Changing Tires

I strained a little, twisting the car jack with my hands to crank the wheel higher.  A few mosquitoes had already landed on me and I swatted at them, trying to thin out this particularly vicious breed that lurked around the parking lot.  I flicked at one as it landed nearby on the closely shaved head of the kid who buzzed around me.  I couldn’t remember his name, but he was a bundle of energy, fetching my lug wrench and working the air compressor and just thrilled to have someone new to play with.  The questions were endless.

“Are you living here now?  Is this your car?  When did you get here?  Why are you here?  What’s wrong with the car?”

We had fun changing my tire as other kids ran through the house, throwing rocks at the abandoned (and not abandoned) cars that were also sitting in the gravel lot.  I worked the jack and meandered through his questions.

“I just moved in.  Right there,” I said, gesturing to one of the row houses that made up the block next to this lot.  He paused for a moment, looking thoughtful.  He couldn’t have been more than eight years old.

“Nobody wants to move into the North side,” he said, and was quiet for another moment.  I didn’t know what to say, so I cranked the jack another notch while he got up and ran away to play with the old tire.  We finished changing it and I said he could take an orange from the house as a thank you.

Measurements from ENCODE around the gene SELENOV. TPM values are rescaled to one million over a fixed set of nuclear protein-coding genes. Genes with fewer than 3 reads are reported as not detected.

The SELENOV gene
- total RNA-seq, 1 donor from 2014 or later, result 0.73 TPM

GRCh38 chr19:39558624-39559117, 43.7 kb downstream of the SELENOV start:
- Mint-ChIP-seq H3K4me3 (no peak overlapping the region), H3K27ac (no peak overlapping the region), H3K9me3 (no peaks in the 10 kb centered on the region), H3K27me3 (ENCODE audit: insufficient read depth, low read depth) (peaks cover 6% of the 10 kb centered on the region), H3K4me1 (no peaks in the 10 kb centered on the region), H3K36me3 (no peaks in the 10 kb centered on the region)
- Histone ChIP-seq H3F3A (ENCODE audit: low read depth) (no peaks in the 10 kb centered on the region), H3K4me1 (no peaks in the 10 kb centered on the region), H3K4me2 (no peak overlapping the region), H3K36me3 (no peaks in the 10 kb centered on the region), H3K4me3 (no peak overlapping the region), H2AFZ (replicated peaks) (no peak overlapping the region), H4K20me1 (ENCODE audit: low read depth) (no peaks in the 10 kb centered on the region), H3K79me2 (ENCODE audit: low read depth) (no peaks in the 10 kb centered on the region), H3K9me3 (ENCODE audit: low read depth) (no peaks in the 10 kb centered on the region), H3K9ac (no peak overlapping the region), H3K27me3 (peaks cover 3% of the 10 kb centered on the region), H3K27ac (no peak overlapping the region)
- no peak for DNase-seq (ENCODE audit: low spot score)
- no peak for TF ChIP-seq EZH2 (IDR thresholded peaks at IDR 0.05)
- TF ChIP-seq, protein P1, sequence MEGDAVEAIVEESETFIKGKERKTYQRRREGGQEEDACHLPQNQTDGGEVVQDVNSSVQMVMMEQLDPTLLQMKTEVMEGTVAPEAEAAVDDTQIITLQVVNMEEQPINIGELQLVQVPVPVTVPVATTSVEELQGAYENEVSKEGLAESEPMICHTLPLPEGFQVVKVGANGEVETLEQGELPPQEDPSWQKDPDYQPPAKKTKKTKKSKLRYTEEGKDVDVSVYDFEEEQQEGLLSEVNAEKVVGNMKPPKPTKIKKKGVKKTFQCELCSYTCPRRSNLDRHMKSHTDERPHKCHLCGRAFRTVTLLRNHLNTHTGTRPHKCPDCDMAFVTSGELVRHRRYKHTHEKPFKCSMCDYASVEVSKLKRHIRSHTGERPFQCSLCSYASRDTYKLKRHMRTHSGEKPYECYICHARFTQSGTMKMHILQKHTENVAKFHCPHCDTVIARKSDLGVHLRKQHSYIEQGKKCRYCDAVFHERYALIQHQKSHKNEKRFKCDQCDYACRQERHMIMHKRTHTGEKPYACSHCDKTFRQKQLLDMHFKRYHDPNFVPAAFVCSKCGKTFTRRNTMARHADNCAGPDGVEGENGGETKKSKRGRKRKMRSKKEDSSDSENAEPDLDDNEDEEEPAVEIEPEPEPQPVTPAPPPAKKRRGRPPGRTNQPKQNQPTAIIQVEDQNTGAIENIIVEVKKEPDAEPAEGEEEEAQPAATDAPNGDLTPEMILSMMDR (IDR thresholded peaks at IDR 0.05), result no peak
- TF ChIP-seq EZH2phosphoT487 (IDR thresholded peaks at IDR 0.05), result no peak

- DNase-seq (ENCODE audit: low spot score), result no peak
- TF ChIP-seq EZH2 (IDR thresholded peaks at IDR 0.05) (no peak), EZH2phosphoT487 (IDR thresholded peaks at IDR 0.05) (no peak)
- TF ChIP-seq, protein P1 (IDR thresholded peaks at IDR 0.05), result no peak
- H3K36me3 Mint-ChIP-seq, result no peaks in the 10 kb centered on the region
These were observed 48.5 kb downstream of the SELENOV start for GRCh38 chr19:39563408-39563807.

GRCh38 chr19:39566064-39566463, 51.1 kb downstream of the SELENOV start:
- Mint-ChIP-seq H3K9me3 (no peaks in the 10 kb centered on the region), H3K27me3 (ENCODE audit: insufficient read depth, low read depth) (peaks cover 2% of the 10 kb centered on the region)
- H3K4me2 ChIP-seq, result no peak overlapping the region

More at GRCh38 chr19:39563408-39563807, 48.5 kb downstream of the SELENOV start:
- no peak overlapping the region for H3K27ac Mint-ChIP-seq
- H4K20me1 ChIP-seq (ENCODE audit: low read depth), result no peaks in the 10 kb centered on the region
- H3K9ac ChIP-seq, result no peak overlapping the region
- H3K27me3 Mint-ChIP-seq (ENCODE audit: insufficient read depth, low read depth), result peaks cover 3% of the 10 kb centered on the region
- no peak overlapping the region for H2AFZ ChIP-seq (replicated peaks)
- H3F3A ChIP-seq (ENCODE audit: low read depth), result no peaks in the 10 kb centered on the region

I am still scratching at the bites of those mosquitoes that got away.  They are a nagging itch, ones that I suspect will linger for a little while.


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2 responses to “Changing Tires”

  1. […] know a doctor makes bank; you must be making bank”  One eight-year old quipped to me, “Nobody wants to move into the North side.”  When I first heard it, I thought it was sad and troubling that a child could grow up […]

  2. […] know a doctor makes bank; you must be making bank”  One eight-year old quipped to me, “Nobody wants to move into the North side.”  When I first heard it, I thought it was sad and troubling that a child could grow up […]

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